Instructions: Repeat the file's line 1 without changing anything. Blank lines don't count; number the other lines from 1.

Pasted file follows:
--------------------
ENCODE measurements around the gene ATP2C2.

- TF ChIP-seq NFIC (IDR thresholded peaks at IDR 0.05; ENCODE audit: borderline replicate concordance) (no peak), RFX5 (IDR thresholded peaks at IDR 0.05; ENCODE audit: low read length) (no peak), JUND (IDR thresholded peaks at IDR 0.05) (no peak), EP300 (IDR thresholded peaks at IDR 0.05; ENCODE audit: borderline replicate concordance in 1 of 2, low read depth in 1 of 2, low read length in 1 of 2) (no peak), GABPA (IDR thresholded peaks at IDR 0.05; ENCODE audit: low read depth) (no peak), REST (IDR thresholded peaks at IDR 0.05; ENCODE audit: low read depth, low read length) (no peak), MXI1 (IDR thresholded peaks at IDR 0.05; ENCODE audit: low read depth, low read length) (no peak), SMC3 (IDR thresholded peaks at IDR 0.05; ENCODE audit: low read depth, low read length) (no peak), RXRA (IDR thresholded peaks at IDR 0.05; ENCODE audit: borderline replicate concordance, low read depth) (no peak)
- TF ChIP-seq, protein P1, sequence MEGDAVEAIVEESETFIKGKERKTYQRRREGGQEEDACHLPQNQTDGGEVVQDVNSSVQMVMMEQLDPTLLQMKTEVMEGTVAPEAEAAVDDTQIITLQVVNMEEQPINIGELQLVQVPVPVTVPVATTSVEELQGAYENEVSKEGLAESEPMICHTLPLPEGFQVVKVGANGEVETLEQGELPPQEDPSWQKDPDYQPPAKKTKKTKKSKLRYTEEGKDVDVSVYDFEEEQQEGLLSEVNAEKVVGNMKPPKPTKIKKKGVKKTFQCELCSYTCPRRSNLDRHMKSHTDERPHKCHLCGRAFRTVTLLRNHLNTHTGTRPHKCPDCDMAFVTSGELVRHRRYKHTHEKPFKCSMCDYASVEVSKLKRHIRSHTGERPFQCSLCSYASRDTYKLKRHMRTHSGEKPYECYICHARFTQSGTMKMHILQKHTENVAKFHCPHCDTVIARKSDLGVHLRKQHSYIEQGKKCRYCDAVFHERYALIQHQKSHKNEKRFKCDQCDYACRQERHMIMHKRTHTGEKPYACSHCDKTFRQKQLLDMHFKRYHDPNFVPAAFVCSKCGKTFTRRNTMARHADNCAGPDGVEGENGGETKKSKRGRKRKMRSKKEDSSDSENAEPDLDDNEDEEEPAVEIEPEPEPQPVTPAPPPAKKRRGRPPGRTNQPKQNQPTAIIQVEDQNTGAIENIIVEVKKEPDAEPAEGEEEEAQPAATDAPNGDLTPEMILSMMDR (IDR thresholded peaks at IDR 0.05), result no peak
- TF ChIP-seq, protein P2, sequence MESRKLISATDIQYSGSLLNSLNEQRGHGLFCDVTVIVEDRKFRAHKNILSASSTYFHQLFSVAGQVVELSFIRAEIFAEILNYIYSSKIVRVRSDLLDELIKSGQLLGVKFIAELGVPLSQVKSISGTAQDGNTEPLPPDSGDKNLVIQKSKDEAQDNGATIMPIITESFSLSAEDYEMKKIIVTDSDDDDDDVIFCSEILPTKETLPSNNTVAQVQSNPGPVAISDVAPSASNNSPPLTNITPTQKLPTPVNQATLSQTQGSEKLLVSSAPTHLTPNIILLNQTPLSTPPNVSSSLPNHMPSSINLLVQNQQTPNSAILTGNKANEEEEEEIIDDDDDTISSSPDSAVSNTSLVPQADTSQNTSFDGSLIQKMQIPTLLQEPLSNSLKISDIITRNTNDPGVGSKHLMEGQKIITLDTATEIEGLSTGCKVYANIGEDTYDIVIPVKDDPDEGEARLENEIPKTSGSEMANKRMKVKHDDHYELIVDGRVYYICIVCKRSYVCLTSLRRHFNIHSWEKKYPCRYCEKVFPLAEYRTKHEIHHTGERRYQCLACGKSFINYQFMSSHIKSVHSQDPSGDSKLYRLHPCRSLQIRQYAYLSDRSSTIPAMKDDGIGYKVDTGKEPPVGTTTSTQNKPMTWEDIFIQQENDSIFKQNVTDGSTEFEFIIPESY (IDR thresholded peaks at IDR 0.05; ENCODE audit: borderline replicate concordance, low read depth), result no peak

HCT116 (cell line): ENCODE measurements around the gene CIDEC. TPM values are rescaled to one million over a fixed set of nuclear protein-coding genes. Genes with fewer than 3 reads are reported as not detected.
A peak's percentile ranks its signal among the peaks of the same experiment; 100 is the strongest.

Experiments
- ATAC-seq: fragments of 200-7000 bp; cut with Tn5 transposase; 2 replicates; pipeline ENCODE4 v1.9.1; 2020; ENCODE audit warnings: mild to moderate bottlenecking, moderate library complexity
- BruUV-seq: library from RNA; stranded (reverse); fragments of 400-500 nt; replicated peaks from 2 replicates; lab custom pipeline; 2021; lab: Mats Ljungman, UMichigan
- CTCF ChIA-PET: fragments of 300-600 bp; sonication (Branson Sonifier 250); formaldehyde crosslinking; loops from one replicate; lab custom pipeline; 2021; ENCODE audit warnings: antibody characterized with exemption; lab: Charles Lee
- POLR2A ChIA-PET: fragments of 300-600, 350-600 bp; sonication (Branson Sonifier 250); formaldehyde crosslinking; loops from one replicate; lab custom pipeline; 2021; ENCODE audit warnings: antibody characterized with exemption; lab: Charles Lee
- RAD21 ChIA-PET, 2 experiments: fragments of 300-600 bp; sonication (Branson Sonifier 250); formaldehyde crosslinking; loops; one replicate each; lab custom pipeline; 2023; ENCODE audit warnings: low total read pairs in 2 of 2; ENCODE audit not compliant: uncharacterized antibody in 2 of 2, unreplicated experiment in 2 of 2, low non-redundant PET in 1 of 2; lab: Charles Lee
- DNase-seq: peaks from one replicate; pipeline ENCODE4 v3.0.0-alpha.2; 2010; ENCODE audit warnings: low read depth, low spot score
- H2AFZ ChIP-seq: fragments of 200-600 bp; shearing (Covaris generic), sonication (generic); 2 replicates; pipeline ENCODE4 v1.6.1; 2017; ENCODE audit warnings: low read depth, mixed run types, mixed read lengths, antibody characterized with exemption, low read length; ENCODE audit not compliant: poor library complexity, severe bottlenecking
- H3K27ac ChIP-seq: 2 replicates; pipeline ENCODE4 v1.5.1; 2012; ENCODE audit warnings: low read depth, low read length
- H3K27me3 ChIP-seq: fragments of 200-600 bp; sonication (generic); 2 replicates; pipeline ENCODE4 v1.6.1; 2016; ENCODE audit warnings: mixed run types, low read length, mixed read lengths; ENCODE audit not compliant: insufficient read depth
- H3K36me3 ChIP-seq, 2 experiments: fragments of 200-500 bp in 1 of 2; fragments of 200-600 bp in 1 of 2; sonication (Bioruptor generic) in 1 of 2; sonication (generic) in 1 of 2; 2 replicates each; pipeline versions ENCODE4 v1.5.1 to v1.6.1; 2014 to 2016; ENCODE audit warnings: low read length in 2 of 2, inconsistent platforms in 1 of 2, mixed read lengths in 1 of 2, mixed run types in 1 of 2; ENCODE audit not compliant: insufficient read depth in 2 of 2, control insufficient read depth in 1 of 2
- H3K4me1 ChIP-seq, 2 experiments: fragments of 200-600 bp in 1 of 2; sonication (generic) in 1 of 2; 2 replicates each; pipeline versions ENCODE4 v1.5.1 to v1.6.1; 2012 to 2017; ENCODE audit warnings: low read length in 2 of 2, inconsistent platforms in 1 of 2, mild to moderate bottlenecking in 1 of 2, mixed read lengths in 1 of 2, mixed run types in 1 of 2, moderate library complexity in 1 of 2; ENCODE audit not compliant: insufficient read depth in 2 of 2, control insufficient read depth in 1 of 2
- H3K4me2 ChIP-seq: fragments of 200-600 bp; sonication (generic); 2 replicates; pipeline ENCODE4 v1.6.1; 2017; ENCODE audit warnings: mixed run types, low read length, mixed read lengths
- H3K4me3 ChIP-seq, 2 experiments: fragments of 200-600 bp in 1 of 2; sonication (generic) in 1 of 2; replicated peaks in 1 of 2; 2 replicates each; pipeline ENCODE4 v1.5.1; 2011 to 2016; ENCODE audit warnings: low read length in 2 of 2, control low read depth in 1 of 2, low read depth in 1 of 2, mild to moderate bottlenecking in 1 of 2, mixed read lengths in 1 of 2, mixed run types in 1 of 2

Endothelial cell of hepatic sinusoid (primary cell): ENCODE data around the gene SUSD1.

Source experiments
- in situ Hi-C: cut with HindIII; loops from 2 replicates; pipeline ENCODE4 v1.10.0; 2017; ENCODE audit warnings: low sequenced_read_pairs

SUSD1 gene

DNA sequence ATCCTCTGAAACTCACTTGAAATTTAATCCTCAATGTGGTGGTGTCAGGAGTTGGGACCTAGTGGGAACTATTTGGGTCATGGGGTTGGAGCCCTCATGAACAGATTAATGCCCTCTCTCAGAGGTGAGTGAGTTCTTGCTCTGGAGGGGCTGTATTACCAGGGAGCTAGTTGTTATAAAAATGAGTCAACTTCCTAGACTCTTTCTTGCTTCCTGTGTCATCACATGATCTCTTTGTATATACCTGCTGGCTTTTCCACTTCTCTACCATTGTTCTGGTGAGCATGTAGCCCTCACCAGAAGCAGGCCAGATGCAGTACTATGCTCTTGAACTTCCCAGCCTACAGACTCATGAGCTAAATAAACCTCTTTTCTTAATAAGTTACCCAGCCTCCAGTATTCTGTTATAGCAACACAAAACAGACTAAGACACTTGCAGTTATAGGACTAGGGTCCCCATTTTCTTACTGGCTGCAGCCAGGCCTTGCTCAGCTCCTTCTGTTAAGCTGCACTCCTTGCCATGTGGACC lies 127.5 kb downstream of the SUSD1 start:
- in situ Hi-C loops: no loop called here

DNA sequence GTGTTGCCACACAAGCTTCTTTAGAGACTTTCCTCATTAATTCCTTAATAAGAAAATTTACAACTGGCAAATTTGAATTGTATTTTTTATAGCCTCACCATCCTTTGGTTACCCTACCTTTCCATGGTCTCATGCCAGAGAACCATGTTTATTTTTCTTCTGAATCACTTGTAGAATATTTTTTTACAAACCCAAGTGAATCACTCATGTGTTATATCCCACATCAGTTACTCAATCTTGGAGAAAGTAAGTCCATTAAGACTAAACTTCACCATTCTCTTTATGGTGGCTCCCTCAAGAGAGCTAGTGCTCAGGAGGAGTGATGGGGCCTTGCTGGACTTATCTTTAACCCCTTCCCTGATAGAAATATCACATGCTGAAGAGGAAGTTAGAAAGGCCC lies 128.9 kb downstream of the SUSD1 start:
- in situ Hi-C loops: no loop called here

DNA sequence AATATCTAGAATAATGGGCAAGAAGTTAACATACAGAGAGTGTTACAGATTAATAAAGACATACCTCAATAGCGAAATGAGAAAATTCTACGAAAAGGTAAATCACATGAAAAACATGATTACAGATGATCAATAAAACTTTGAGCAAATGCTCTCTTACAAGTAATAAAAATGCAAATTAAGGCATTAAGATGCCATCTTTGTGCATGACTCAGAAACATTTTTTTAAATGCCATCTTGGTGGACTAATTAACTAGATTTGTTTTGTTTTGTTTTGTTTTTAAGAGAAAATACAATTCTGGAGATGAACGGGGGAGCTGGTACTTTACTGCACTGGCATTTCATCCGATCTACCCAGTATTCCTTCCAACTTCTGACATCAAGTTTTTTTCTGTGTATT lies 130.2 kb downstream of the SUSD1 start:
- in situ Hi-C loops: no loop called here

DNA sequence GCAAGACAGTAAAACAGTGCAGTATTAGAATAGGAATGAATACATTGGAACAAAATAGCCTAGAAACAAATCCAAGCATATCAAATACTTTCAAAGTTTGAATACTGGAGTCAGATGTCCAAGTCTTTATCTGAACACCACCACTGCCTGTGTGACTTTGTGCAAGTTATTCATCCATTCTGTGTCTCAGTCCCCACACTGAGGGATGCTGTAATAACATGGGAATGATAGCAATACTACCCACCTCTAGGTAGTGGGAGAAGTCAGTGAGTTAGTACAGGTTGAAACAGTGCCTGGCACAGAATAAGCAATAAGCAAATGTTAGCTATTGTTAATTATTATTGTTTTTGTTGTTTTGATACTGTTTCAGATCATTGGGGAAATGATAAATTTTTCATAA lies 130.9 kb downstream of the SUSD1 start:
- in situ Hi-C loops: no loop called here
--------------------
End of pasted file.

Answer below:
ENCODE measurements around the gene ATP2C2.